By cutting funding to the UN organization assisting Palestinian refugees, Ottawa is inadvertently strengthening Hamas.
In yet another action that will tarnish Canada’s international image, the Harper government has decided to cut funding to the United Nations Relief and Works Agency (UNRWA).
For over 60 years, UNRWA, which relies on contributions from UN member states for funding, has been responsible for providing education, health care, social services, and other much needed assistance to the Palestinian refugee population. The Canadian government, using the lame excuse that it cannot properly monitor how money is spent by UNRWA, has drastically cut its contribution, deciding to redirect the money towards the Palestinian Authority’s specific programs. This is a purely political decision aimed at further weakening UNRWA, which has long been attacked by Israel and its supporters in Canada and elsewhere.
There is no doubt that the UNRWA – like all other UN agencies – is too bureaucratic and suffers from inefficiencies. But the main accusation against it is that it is not impartial in the Palestinian-Israeli conflict and has put Hamas on its “payroll.”
To perform its numerous functions, including running schools and hospitals and providing various social services, the UNRWA hires many Palestinian employees. And Palestinians, as one can imagine, are highly politicized. Many are sympathizers or members of one of the various political factions, including Hamas. UNRWA has no way of knowing, controlling, or preventing this.
The Palestinian refugee situation is one of the most complex aspects of the Arab-Israeli conflict. Not every Palestinian is a refugee, not all refugees live in camps, and not every refugee is registered and protected by UNRWA. All those whose normal place of residence was Palestine between June 1946 and May 1948 and who lost their homes and means of livelihood as a result of the 1948 Arab-Israeli War, as well as their descendents, are registered as refugees with UNRWA. More Palestinians were displaced and became refugees after the 1967 war, but since UNRWA could not provide them with protection, UNHCR, the main UN refugee agency, stepped in to oversee their protection. There is also a third category of Palestinian refugees, located mostly in Lebanon, known as “non-ID” refugees, who are covered neither by UNRWA nor UNHCR. As a result, they cannot register their children’s birth or put them in school, or formally find a job.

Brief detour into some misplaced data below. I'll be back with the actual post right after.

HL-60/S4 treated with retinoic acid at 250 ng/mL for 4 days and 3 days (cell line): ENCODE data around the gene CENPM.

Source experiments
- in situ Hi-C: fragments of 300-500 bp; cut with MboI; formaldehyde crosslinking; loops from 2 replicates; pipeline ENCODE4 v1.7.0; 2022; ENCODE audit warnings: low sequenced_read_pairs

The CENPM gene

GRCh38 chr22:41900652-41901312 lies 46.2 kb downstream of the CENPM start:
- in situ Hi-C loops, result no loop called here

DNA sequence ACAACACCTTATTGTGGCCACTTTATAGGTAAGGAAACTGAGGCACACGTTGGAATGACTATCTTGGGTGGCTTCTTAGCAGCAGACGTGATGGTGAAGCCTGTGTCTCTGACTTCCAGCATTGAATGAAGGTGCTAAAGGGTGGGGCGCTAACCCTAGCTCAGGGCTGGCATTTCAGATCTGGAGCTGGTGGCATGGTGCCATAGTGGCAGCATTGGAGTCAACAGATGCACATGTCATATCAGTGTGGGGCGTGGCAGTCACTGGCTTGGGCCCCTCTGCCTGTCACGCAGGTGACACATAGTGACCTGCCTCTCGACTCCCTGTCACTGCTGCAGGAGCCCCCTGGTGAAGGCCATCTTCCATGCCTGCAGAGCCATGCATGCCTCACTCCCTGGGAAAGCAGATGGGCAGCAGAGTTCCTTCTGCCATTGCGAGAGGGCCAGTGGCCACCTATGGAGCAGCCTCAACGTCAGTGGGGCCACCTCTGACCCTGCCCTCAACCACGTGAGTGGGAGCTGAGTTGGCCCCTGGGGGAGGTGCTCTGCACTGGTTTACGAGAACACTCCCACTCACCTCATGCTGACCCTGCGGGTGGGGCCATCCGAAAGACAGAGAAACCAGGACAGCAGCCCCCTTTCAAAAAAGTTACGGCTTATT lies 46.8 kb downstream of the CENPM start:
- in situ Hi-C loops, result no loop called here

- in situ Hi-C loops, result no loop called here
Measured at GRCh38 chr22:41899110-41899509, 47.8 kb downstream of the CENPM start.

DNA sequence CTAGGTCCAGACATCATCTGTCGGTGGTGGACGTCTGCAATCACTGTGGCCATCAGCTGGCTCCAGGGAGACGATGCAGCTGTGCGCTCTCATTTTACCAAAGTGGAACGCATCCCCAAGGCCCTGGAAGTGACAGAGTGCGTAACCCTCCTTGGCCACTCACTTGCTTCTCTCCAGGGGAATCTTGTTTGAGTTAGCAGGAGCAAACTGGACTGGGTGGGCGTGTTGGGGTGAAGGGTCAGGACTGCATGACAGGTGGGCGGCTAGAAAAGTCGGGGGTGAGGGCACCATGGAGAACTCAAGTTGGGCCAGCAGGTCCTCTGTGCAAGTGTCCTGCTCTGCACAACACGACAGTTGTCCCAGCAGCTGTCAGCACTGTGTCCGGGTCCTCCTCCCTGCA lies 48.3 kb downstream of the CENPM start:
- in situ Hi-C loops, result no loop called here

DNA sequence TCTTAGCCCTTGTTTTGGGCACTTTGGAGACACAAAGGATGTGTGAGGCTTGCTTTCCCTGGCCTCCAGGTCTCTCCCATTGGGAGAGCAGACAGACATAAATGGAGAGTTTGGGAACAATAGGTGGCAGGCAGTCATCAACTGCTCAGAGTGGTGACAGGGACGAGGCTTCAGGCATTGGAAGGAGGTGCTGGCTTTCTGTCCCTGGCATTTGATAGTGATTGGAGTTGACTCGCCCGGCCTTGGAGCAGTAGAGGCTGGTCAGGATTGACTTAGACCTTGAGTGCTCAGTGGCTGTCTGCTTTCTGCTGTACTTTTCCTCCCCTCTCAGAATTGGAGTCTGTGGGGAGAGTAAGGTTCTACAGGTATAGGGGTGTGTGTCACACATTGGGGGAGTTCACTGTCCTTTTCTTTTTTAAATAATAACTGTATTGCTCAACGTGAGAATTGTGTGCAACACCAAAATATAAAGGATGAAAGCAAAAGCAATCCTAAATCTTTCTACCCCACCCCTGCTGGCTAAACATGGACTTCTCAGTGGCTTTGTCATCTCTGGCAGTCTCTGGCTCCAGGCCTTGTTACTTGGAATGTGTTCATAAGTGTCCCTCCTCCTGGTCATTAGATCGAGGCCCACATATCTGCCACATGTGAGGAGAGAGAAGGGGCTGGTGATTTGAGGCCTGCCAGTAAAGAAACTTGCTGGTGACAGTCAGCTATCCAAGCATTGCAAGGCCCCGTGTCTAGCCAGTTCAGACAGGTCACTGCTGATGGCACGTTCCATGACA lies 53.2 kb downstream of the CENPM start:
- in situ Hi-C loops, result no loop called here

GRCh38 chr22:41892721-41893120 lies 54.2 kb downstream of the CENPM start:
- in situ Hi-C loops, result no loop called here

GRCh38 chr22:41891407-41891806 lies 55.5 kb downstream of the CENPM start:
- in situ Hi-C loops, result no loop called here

Of these three categories of refugees, UNRWA protects the largest group, originally over 900,000, and now, according to the latest census in 2007, numbering over 4.5 million. They are scattered across Jordan, Lebanon, Syria, and the Occupied Territories of the West Bank and Gaza. About 1.3 million live in 58 official refugee camps located in these countries.
The decision of the Harper government to redirect money from UNRWA to the PA tragically ignores the fact that a large majority of Palestinian refugees do not live in the Occupied Territories. This was nothing more than a political decision aimed at dividing Palestinian refugees. Ironically, the weakening of UNRWA will only add to the unresolved problems between the Israelis and Palestinians by exacerbating both humanitarian and political tensions. If Israel supporters think that impoverishing the UNRWA will help Israel, they could not be more misguided.
If Hamas is the main concern, it should not be forgotten how this fundamentalist religious organization became so powerful in the first place. Hamas began as a charity organization, which ironically was supported by the Israeli government of the time as a way to weaken the secular PLO. In the absence of sufficient social service providers, Hamas established schools, clinics, and hospitals, becoming more and more popular among Palestinians. The majority of Hamas supporters in Gaza are women, not because they are zealots who want to live under strict Shari’a laws, but because they need to use the services Hamas provides for their families. Weakening the UNRWA will only strengthen Hamas.
Certainly, UNRWA should one day be closed down completely, but this can only happen when there is a just peace settlement – when the occupation of the West Bank and enclosure of Gaza is ended, a viable Palestinian state is established, and Palestinians have formally recognized the state of Israel within its 1967 borders. Integral to all of these processes is a solution for the Palestinian refugees, with some returning to Palestine and Israel and some becoming citizens of other countries and being compensated for their losses. There is simply no other way of resolving the Israeli-Palestinian conflict.